VARi,j=10log(1nkzijk),
where the subscripts i, j, and k represent the grid points along the x, y, and z axes of the CAPPI data, respectively; zijk is the radar reflectivity at (i, j, k) (mm6 m−3); and n is the number of vertical grids where zijk > 0 at (i, j). The unit of the VAR is dBZ. By adopting VAR, a continuous horizontal distribution for the reflectivity was obtained (Fig. 2c). However, because VAR projects three-dimensional information onto a horizontal plane, it should be noted that the data at different elevations may be mixed in each horizontal grid. The number of PPIs that contribute to VAR varies depending on the distance from the radar; it is more than 10 in the analysis domains (Fig. 2d). VAR is similar to VIL, which was not used in this study because it is difficult to obtain the cloud water content from the reflectivity of a Ka-band radar, especially when drizzle is present (Khain et al. 2008).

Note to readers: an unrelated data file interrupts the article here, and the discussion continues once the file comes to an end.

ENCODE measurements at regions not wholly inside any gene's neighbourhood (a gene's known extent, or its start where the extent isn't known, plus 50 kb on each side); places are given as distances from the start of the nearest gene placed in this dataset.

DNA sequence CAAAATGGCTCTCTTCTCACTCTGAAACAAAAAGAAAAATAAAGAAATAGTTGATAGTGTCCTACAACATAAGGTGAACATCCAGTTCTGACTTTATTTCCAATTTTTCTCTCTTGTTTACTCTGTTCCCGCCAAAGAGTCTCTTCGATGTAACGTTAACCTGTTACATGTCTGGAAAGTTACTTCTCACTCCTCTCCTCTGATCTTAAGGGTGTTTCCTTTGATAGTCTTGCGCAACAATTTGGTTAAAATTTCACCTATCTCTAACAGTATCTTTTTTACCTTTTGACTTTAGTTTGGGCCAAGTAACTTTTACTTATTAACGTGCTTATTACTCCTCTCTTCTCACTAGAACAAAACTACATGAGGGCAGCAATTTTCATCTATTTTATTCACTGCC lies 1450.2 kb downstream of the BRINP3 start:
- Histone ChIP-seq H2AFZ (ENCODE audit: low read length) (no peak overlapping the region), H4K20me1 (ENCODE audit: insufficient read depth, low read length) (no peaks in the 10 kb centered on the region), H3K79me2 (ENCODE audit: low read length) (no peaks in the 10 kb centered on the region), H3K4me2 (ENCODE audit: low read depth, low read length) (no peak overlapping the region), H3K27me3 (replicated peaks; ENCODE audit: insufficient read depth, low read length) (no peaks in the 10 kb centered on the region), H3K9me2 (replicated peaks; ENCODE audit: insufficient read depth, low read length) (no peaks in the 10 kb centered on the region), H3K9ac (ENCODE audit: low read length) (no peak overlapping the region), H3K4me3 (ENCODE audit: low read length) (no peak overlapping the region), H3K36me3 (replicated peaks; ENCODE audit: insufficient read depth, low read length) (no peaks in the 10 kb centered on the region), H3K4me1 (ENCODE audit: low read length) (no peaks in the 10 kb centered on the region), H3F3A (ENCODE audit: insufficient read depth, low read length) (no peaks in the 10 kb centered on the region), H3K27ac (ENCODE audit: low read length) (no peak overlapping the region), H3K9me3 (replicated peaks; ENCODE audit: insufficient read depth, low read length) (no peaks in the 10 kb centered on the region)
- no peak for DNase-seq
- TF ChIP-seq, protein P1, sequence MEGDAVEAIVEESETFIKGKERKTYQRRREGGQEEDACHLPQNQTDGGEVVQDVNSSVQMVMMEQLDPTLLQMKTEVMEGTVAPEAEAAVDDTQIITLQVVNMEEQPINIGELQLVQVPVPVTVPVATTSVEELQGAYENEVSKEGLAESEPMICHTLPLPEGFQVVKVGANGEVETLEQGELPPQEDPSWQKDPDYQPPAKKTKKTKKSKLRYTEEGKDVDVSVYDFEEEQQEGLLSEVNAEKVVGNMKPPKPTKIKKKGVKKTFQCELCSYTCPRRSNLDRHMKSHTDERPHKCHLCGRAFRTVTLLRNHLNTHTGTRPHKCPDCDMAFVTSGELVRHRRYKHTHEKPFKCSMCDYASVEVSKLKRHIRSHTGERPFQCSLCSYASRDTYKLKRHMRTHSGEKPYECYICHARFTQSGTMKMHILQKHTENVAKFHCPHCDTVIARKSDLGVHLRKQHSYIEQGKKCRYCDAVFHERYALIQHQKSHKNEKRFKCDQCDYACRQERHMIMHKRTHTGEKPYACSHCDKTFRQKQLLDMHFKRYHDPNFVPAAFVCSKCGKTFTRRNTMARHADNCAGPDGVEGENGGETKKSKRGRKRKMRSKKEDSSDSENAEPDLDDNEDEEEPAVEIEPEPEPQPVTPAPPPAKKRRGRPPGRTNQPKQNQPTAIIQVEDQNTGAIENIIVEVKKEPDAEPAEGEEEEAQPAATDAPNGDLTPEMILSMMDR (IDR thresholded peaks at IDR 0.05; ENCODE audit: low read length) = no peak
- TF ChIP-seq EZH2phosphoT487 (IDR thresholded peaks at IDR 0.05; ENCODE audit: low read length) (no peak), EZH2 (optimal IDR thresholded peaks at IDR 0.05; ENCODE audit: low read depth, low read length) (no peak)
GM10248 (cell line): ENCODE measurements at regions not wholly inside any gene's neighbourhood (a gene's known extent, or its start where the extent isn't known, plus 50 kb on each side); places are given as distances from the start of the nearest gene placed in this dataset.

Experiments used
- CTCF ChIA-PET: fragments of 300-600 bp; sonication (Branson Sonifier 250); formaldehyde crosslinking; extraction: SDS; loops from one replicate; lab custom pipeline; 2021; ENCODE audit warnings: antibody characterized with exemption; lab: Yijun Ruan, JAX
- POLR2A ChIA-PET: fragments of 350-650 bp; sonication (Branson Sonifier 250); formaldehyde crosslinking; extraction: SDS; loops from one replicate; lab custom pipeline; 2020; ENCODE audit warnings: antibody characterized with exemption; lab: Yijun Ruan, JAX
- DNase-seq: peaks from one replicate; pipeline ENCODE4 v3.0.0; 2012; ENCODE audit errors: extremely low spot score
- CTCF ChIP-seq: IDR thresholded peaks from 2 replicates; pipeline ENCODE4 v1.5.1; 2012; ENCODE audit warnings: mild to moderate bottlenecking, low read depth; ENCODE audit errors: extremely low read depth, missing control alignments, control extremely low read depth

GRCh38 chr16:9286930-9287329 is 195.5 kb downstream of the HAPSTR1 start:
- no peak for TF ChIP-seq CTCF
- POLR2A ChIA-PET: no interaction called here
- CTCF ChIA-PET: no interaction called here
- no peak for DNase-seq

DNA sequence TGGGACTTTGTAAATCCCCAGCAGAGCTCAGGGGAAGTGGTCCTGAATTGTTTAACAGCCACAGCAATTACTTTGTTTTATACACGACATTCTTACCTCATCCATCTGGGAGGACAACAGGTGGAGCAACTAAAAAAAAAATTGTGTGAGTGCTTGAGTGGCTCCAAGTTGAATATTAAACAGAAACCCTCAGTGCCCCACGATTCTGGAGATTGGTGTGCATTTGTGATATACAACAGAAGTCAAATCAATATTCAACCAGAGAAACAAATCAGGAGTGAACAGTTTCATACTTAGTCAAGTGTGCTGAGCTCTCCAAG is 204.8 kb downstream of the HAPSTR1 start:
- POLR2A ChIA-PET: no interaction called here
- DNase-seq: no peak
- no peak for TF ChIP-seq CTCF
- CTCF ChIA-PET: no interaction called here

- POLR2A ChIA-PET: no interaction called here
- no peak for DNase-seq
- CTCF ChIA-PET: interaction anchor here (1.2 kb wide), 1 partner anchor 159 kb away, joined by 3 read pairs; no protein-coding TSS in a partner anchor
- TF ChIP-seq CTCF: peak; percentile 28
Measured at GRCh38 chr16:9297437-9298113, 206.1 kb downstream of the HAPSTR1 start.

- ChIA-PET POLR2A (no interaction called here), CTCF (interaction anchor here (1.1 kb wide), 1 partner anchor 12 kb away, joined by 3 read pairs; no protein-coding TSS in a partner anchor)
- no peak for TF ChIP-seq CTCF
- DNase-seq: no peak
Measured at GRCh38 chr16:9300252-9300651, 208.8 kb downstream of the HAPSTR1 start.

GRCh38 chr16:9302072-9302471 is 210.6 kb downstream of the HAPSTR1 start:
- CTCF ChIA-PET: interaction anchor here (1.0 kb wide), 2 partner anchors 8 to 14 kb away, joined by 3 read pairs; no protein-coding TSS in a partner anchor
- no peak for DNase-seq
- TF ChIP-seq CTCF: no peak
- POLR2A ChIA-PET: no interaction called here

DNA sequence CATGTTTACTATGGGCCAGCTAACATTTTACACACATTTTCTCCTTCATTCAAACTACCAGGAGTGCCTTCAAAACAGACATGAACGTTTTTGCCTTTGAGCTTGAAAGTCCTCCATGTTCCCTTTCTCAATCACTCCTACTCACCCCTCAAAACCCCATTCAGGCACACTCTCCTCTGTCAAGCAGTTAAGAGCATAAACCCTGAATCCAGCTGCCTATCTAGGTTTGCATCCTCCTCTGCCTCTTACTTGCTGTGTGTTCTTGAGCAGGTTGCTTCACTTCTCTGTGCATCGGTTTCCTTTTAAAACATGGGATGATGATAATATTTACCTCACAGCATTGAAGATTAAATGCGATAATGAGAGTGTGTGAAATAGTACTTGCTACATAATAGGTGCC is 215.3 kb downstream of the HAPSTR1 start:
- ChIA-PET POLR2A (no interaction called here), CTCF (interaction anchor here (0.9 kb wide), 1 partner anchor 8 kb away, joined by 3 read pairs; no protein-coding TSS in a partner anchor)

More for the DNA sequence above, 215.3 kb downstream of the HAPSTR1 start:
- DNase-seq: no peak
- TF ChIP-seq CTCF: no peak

Fig. 2.
Fig. 2.

Reflectivity of Ka-band radars at altitudes of (a) 3000 and (b) 4000 m. (c) VAR and (d) the number of PPIs that contribute to VAR. Circles indicate the observation range of Ka-band radars, whose locations are denoted by black squares. Black solid and dashed frames in (d) are the study areas in 2016 and 2017, respectively (see Fig. 1).

Citation: Weather and Forecasting 36, 1; 10.1175/WAF-D-19-0233.1